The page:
I first fell into a Solitaire hole back in college, when I was working at Rowan University’s art gallery, which basically boiled down to me making sure nobody stole any pieces of art. Occasionally I had to throw down spackling paste to cover up some holes in the wall when an exhibition was over and we were prepping for the next one, but I mostly sat at the desk next to the front door, did homework or studied, and played time-killing games to kill time. Namely Snood, the board game Life with a co-worker, and…well, Solitaire.
No surprise here, but I have no memory of when Regency Solitaire from Grey Alien Games appeared in my Steam library, but that’s okay. I’m sure it came from a bundle. Anyways, after somewhat playing through Dark Heritage: Guardians of Hope together, I was on the search for something similar that my girlfriend and I could play together and thought this would be a good fit because it is both traditional enough for her tastes–a card game–and have modern videogame mechanics for me–buying upgrades, stacking combos. Plus, there’s a story. Yup, Solitaire with a story. That’s something you don’t come across every day.
Here’s that story, as best as I can sum it up–help Bella take charge of her own destiny, create the ballroom of her dreams, and fall in love with the better chap who is not named Mr. Bleakley. You’ll tour historic London, Brighton, and Bath in hopes of *ahem* playing your cards right and earning money to purchase vital upgrades, like fancy window curtains or a new fan to wear with that stunning blue dress. Also, you need to reclaim your family’s fortune or something. I don’t know. You play Solitaire with some twists, watch a static cutscene full of posh dialogue that isn’t too far off of a Downton Abbey episode, and repeat the process several more times. It’s not the most captivating tale ever spun, but I appreciate it being there nonetheless.
The Solitaire part of Regency Solitaire isn’t exactly one-to-one with the standard version everyone’s either played in real life on their bedroom floor or on computer, just killing time. Also, it’s not three card, spider, yukon, or any other crazy spin-off style. Instead, you have a small deck of cards and one card revealed to you. You can then either match it with the card above or below based on what is shown in the level, and the levels vary in terms of card placement and other issues, like some being hidden beneath a lock that will only go away if you find a key card first. If you can continue the string, say matching a six to a seven to an eight and back to a seven, go for it, because combos mean multipliers, which affects both how you do in the level and how much gold you earn at the end. To help with this endeavor, the game provides multiple power-ups, such as cupid’s bow, which can eliminate a single card on the playing field, and “wild” cards to help fill the gaps in combos without breaking your streak.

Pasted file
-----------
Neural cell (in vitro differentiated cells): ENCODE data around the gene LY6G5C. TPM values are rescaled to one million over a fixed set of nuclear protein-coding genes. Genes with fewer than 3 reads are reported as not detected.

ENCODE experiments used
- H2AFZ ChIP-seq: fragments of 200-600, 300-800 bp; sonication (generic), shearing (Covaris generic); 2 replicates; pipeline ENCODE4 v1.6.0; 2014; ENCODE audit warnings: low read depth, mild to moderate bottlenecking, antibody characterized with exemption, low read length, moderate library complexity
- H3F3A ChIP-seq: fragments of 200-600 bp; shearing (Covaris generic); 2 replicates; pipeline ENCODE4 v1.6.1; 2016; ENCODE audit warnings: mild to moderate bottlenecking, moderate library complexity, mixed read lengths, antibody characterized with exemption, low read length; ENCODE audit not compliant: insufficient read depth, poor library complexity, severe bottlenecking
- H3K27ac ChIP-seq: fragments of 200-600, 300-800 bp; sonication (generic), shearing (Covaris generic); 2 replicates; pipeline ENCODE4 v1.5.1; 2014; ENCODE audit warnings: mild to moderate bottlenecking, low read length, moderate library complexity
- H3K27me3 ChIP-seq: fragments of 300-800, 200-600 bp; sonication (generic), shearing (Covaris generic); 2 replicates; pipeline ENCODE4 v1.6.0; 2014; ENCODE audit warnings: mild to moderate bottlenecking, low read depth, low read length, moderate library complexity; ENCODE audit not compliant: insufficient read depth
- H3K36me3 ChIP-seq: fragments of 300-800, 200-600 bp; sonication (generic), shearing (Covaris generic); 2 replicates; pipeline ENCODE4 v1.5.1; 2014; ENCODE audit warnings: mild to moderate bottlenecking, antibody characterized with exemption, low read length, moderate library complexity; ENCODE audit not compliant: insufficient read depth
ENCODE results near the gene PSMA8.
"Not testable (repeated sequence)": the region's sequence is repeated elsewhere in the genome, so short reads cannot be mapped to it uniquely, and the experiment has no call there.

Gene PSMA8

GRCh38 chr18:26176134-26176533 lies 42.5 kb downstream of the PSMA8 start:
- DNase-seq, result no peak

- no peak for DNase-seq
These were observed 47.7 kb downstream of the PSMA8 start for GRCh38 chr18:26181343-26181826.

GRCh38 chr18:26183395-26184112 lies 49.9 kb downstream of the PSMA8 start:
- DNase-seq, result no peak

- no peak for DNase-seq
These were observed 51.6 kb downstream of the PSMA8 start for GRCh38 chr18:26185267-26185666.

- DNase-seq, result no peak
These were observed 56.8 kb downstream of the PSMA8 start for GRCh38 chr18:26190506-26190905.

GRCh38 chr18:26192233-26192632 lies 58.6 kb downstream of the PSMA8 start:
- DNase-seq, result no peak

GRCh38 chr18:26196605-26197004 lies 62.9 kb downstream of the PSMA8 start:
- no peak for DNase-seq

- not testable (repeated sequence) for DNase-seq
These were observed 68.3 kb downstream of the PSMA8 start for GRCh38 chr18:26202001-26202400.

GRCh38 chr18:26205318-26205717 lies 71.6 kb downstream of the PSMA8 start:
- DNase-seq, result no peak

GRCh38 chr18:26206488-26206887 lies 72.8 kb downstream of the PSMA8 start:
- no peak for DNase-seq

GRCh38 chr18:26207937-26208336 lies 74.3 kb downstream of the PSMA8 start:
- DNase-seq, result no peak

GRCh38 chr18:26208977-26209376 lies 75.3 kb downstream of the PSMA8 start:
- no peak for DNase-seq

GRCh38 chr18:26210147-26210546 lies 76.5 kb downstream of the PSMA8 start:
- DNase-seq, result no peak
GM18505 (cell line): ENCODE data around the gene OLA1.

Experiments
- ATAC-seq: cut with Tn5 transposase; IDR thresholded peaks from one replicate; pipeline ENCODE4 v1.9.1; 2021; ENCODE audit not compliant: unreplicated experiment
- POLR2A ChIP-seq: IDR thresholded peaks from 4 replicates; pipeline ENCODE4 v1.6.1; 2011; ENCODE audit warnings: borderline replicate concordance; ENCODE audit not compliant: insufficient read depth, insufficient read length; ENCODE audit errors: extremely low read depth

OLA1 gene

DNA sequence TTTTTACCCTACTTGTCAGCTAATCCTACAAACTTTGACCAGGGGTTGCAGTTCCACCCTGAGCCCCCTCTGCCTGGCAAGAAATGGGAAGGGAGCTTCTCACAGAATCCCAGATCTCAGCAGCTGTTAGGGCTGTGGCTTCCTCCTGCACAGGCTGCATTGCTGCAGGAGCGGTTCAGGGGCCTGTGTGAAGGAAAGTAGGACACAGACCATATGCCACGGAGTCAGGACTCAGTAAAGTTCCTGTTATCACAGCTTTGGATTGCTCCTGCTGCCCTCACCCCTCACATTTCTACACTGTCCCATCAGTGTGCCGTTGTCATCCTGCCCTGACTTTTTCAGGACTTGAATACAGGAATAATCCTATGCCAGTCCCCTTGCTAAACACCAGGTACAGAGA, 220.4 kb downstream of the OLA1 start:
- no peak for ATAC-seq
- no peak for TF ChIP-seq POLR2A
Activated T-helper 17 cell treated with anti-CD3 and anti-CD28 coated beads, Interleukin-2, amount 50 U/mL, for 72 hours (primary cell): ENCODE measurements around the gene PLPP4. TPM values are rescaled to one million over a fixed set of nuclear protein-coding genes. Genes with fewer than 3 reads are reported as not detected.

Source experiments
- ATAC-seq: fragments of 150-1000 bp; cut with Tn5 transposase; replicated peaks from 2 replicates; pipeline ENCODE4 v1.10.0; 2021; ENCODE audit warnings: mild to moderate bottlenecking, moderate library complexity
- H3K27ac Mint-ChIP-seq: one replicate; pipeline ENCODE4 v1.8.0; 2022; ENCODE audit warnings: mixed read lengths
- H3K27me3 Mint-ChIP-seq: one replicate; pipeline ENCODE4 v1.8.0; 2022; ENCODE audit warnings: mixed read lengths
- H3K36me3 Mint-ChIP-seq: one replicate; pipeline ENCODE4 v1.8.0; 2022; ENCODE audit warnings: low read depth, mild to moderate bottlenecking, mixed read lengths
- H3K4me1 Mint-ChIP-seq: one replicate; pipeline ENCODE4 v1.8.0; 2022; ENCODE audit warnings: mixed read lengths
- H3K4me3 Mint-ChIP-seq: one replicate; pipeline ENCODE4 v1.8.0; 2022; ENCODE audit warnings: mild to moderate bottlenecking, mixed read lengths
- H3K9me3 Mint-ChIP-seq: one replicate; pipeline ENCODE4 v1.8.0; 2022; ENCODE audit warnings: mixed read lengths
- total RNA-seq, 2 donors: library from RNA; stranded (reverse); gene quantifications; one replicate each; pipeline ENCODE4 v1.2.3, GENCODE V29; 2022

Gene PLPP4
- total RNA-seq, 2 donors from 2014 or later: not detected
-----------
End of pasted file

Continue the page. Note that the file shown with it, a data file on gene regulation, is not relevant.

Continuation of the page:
Each chapter is a total of ten hands long, and there are always specific goals to try to hit by the end, such as uncovering a hidden item, hitting a large combo chain, or getting three stars in a number of hands. Thankfully, if you aren’t happy with how a hand went, you can hit retry at the end and give it a go, something Melanie did often in her journey for perfect rounds. Oh, right–did I mention that she loved playing this? I think she might even go back through it later on the harder difficulty. Fine by me, because it’s on my profile, so I’ll get to enjoy all those hard-earned Achievements.
Look, Regency Solitaire is not going to blow your mind, but it’s a fun, often relaxing, often tense experience wrapped around some high-class dialogue from a stereotypical cast of opulent characters. It’s easy to just get lost in the Solitaire aspect, trying to keep those combos going and immediately jumping into the next ten hands to do even better or see what new twists are thrown your way. A glance at Grey Alien Games’ other titles show that they are mostly match-three puzzle games, so if you want something unique, by all means, start here. Just be prepared to lose several hours trying to find a six or four to clear out that final five in your hand.